Nick Ripatrazone brings an in-depth and very excellent close reading and analysis of William Gass’s “The Pedersen Kid” at Quarterly Conversation: “The word snow—and its variations—appears 181 times within the 79 pages of “The Pedersen Kid.” The repetition transfers snow from word to thing: snow is overwhelming and smothering, equal parts plot, character, and theme. The word appears in the second sentence, and it completes the initial thought of the story. It is a Faulknerian convention, a trope in the tradition of adventure novels. Snow is omniscient but transient, gone come spring.”
Now the horse was quiet and we were breathing careful and if the wind had picked up we couldn’t hear it or any snow it drove. It was warmer in the barn and the little light there was was soft on hay and wood. We were safe from the sun and it felt good to use the eyes on quiet tools and leather. I leaned like Hans against the wall and put my gun in my belt. It felt good to have emptied that hand. My face burned and I was very drowsy. I could dig a hole in the hay. Even if there were rats, I would sleep with them in it. Everything was still in the barn. Tools and harness hung from the walls, and pails and bags and burlap rested on the floor. Nothing shifted in the straw or moved in hay. The horse stood easy. And Hans and I rested up against the wall, Hans sucking in his breath and holding it, and we waited for Pa, who didn’t make a sound. Only the line of sun that snuck under him and lay along the floor and came up white and dangerous to the pail seemed a living thing.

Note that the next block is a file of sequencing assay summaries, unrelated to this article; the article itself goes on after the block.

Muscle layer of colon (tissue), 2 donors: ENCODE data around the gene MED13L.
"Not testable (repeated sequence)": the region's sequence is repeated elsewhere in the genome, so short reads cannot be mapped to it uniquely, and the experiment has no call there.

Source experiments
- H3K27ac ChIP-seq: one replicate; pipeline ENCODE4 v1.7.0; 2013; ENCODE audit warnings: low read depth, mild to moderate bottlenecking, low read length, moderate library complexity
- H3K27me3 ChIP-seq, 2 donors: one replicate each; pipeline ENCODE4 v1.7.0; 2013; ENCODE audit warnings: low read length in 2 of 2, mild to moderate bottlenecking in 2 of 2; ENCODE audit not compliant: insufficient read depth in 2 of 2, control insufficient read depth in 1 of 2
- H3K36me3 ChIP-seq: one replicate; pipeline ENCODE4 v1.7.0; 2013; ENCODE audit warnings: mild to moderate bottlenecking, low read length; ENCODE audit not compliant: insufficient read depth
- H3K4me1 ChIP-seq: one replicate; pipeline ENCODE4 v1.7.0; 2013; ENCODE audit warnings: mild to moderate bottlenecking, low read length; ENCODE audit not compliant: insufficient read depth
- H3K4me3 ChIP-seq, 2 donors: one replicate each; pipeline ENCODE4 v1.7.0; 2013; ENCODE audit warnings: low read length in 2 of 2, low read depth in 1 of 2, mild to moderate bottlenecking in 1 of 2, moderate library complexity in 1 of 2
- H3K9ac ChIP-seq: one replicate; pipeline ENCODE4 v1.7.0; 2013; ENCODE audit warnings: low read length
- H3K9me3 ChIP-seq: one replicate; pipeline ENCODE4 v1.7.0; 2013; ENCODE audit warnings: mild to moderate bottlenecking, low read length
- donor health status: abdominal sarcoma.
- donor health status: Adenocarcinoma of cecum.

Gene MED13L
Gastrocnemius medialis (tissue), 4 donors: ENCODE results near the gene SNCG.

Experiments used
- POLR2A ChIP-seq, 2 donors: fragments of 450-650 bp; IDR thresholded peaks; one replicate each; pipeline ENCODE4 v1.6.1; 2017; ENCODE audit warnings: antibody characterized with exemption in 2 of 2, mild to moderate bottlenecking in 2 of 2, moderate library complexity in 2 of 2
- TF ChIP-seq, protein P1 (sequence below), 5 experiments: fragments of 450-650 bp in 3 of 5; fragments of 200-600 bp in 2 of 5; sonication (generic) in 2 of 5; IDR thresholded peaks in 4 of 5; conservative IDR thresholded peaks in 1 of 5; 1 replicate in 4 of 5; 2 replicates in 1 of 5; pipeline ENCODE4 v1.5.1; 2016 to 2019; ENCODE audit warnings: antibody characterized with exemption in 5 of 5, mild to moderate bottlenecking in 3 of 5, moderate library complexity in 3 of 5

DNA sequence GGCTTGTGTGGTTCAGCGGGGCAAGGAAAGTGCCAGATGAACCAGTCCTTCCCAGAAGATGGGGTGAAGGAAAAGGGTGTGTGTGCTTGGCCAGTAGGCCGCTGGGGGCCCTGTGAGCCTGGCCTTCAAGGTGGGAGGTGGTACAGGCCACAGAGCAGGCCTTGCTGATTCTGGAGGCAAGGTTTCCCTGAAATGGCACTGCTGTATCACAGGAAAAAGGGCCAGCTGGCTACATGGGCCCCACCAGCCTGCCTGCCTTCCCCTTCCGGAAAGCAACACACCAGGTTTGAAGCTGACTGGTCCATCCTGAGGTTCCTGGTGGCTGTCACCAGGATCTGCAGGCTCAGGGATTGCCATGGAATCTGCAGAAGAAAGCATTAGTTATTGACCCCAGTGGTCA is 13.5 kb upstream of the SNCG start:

– from ‘The Pedersen Kid’ in In the Heart of the Heart of the Country, pg. 60